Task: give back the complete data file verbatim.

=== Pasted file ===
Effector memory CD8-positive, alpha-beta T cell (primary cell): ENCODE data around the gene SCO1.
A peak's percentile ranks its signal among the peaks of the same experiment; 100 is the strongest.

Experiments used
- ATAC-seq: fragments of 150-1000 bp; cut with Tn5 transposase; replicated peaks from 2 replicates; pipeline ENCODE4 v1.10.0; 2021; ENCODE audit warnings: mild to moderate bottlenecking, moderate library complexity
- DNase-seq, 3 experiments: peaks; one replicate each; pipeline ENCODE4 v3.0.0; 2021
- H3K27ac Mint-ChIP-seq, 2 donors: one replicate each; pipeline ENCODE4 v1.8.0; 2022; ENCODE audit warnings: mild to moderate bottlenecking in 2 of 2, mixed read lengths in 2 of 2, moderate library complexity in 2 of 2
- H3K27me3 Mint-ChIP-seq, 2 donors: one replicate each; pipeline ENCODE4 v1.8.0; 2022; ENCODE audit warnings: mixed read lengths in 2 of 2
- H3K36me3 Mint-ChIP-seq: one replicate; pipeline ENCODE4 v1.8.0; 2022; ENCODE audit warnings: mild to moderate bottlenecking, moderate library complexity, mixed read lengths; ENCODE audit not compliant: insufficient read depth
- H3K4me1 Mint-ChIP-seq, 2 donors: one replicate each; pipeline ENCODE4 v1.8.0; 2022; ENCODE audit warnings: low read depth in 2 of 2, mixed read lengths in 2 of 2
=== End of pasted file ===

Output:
Effector memory CD8-positive, alpha-beta T cell (primary cell): ENCODE data around the gene SCO1.
A peak's percentile ranks its signal among the peaks of the same experiment; 100 is the strongest.

Experiments used
- ATAC-seq: fragments of 150-1000 bp; cut with Tn5 transposase; replicated peaks from 2 replicates; pipeline ENCODE4 v1.10.0; 2021; ENCODE audit warnings: mild to moderate bottlenecking, moderate library complexity
- DNase-seq, 3 experiments: peaks; one replicate each; pipeline ENCODE4 v3.0.0; 2021
- H3K27ac Mint-ChIP-seq, 2 donors: one replicate each; pipeline ENCODE4 v1.8.0; 2022; ENCODE audit warnings: mild to moderate bottlenecking in 2 of 2, mixed read lengths in 2 of 2, moderate library complexity in 2 of 2
- H3K27me3 Mint-ChIP-seq, 2 donors: one replicate each; pipeline ENCODE4 v1.8.0; 2022; ENCODE audit warnings: mixed read lengths in 2 of 2
- H3K36me3 Mint-ChIP-seq: one replicate; pipeline ENCODE4 v1.8.0; 2022; ENCODE audit warnings: mild to moderate bottlenecking, moderate library complexity, mixed read lengths; ENCODE audit not compliant: insufficient read depth
- H3K4me1 Mint-ChIP-seq, 2 donors: one replicate each; pipeline ENCODE4 v1.8.0; 2022; ENCODE audit warnings: low read depth in 2 of 2, mixed read lengths in 2 of 2